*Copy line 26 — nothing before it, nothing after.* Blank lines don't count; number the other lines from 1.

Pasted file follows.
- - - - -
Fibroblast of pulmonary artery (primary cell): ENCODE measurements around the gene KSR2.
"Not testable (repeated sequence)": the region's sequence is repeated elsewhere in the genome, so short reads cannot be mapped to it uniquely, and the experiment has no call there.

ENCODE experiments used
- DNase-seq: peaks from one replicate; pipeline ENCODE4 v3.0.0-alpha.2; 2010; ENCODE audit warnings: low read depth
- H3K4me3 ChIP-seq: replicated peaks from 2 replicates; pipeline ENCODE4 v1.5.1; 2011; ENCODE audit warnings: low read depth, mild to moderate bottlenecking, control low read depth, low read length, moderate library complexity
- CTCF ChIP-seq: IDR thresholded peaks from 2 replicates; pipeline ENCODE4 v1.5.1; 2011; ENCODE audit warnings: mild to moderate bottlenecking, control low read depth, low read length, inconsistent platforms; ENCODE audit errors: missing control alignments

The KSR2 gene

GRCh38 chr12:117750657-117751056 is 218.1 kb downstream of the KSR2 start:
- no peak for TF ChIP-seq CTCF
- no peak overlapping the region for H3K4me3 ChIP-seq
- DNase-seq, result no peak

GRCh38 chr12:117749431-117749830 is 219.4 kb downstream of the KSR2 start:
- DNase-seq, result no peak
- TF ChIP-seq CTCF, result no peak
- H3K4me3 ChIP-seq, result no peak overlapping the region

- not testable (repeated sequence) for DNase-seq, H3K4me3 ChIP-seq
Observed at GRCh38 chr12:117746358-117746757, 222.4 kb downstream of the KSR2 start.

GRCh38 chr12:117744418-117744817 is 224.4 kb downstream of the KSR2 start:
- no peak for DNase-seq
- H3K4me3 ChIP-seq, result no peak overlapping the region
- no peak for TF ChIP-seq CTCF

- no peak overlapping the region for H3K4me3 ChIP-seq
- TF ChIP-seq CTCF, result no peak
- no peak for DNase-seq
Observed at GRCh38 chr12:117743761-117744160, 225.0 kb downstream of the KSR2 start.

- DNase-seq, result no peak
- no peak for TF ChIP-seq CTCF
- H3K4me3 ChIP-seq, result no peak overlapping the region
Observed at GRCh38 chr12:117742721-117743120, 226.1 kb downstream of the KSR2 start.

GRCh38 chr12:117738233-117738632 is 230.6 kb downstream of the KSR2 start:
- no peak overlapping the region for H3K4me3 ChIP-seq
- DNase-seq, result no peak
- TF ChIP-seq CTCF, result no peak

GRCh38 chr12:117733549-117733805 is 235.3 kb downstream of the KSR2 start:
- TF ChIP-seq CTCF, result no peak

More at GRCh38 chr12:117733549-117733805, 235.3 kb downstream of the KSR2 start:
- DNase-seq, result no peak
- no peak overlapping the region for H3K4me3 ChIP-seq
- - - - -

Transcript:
- DNase-seq, result no peak